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I got the general concept of it working relatively easily (probably about three weeks of struggle that a programmer could’ve done in a day) - you can get the general idea in the video above, probably best to full screen it as the Zoetroipe effect isn’t too clear when small. The feel and theme and context of it all was a complete mess tho, so I took a break from the coding side of things for a bit to try and nail down the visuals and come up with some sort of background and context for the game mechanics.

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Hux (from the tutorial) made a comeback for a bit, and I cooked up some silly idea in my head that he was trying to stop an invasion of his planet or something by activating a defence system that happened to work very much like a Zoetrope. Pretty stupid, but it helped me push the visuals forward a bit (and away from the confines of pixel art, which was limiting my thinking a bit I think), and I also took a bit of inspiration from a lovely feeling, looking and sounding game called Gonner, by trying to simplify and clean up the visuals. Which in turn led me to just stick in some frames of an actual Zoetrope I’d made, to see how it might look.

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It was getting better, but still felt wrong and a bit forced to me. I feel like someting has clicked into place now tho, with the latest complete overhaul of the visuals. The aforementioned Zoetrope frame I used was from this Zoetrope I made a few years ago, which was essentially utilising an enlarged version of the drawn on film technique that animator's like Norman McLaren were experimenting with in the 1930's and 40's, and which prompted me to look at the kinds of visual styles they were using back then.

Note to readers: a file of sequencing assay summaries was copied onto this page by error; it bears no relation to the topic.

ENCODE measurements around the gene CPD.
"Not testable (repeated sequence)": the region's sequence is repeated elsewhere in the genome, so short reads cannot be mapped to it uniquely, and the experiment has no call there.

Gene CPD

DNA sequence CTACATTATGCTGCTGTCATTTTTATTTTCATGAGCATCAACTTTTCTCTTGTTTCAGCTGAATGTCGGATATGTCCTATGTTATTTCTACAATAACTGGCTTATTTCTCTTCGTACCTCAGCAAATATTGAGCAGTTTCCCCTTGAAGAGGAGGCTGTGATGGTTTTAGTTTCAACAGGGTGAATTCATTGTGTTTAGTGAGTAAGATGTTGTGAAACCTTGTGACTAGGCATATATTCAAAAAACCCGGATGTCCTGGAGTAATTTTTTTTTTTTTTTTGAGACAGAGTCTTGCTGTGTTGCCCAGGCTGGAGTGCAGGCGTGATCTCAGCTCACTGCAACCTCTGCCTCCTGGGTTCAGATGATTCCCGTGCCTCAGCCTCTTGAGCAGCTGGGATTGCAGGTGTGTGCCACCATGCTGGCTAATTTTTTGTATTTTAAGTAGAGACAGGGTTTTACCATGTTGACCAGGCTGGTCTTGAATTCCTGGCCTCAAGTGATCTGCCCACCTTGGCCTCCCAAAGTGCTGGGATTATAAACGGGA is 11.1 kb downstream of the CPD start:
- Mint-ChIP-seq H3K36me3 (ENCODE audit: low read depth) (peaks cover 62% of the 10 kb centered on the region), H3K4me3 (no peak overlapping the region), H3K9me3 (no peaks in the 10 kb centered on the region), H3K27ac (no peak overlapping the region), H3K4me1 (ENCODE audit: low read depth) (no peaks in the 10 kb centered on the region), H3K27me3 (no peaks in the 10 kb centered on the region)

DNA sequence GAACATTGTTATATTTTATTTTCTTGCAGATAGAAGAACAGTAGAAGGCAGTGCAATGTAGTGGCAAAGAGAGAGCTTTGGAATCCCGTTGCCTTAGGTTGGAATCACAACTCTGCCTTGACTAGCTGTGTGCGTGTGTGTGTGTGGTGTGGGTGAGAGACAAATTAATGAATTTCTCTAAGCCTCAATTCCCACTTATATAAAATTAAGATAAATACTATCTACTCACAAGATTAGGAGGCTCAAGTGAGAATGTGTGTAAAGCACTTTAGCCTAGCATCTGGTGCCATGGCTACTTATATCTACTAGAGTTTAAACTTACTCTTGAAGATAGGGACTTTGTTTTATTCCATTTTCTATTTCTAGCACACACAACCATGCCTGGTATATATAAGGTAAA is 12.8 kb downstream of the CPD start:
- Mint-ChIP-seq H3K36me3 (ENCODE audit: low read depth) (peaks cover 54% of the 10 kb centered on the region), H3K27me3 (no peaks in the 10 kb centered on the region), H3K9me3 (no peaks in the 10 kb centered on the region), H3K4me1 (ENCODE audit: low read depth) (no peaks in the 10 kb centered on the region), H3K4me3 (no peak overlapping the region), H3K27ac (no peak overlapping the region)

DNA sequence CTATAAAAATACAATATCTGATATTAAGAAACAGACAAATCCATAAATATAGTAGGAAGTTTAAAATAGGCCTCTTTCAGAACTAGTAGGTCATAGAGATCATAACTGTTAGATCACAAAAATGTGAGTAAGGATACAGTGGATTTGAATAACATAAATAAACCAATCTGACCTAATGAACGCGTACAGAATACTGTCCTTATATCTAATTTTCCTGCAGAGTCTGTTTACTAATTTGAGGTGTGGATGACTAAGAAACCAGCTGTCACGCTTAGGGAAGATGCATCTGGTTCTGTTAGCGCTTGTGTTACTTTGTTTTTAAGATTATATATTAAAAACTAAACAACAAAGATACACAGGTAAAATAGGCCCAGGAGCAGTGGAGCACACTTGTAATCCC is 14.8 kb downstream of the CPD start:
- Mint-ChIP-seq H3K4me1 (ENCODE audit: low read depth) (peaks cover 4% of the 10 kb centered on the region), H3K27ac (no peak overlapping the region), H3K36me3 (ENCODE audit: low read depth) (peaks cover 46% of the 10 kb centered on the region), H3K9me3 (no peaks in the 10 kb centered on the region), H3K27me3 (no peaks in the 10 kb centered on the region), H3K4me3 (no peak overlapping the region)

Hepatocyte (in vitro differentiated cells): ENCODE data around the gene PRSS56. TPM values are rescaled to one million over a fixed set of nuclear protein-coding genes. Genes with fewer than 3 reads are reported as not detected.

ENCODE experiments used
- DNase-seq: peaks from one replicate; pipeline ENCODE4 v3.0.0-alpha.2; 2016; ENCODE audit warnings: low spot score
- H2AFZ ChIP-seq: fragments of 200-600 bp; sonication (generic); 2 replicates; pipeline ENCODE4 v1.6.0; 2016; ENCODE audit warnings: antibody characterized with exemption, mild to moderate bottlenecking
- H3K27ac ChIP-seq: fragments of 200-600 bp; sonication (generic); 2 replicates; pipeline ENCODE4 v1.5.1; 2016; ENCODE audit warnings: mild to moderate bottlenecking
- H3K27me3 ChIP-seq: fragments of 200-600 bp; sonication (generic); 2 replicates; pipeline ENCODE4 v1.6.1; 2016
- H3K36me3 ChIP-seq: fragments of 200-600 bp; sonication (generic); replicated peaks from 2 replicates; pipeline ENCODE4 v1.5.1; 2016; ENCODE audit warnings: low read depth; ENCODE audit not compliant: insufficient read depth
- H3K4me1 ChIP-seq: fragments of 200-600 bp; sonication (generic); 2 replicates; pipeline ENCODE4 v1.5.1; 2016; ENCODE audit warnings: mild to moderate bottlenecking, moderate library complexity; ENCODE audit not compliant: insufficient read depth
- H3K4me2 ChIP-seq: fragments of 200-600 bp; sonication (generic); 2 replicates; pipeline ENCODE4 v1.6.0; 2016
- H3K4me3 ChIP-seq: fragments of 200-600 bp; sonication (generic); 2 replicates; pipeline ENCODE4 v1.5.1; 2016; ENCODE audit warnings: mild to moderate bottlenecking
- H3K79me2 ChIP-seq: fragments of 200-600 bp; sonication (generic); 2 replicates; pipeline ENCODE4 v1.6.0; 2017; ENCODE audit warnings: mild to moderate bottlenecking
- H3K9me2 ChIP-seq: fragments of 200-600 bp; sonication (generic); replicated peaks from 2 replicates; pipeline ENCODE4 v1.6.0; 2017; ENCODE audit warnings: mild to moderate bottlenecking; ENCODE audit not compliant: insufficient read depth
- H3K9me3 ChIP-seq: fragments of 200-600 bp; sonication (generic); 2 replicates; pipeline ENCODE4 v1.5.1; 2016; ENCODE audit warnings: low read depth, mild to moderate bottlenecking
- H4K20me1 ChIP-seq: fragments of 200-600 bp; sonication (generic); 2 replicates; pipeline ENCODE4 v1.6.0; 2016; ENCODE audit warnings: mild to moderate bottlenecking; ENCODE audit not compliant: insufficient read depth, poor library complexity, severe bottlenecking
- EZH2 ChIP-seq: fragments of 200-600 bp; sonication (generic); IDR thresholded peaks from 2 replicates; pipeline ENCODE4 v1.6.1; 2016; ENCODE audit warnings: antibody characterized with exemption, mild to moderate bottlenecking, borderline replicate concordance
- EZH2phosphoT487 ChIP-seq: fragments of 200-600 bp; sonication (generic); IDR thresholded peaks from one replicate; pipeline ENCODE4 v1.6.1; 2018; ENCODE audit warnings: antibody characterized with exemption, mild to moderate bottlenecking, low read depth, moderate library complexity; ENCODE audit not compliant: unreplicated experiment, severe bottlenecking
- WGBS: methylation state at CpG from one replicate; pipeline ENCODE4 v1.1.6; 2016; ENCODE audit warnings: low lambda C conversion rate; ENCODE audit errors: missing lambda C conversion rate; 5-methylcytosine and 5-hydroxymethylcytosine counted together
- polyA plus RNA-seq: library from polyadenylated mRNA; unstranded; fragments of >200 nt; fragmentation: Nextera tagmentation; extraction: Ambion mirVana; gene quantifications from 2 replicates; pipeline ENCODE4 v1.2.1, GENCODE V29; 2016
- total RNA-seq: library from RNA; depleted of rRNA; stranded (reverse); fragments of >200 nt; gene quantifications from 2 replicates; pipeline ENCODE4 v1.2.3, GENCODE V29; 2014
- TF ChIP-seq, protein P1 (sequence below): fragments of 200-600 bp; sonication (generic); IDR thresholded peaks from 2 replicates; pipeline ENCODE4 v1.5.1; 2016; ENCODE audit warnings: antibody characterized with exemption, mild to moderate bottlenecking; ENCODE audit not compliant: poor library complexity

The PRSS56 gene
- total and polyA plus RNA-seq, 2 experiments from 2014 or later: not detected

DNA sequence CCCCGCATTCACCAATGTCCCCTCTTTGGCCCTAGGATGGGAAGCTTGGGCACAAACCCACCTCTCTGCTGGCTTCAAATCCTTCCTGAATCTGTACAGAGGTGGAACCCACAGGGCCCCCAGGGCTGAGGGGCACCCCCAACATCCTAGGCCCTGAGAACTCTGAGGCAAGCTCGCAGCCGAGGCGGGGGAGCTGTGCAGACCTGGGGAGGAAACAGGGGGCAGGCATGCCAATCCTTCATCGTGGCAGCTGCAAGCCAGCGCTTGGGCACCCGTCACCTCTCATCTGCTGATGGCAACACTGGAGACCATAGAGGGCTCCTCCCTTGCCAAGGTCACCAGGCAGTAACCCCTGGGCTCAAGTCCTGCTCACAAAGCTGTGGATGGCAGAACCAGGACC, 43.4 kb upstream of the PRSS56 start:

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This is as far as I’ve got so far, but it feels like I’ve landed on a good style - it’s unique as far as games go (to my knowledge), it’s nice and abstract so I don’t really need to worry about bothersome story and stuff, and it fits the Zoetrope concept really well!

Cheers!
Graeme


Last edited by Retchy on Fri Dec 27, 2019 10:48 am, edited 1 time in total.

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 Post subject: Re: ZOE - A Drawn On Film Shmup
PostPosted: Sat Dec 21, 2019 11:19 am 


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Dev Log Post 2 -------------------------------------------------------------------------

I've been focusing on the look and feel of the game for the last couple of months, and it feels like something is starting to come together now. It feels pretty nice and responsive to control (many thanks to forum member Leandro Saccoletto for helping out with the code!), and even with the simple placeholder enemies it can be quite fun to play.

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The music in the video below is ripped straight from the film “Boogie Doodle” by Norman McLaren and Albert Ammons, and is just dropped in there to try and get a feel for the vibe of the game at the moment - it’ll all be replaced at some point. My next little stint on this will be to implement some more of the game mechanics - some sort of energy bar that is depleted when you fire and dash etc, and which is replenished when you hit the buttons on the bottom - and some more interesting enemies.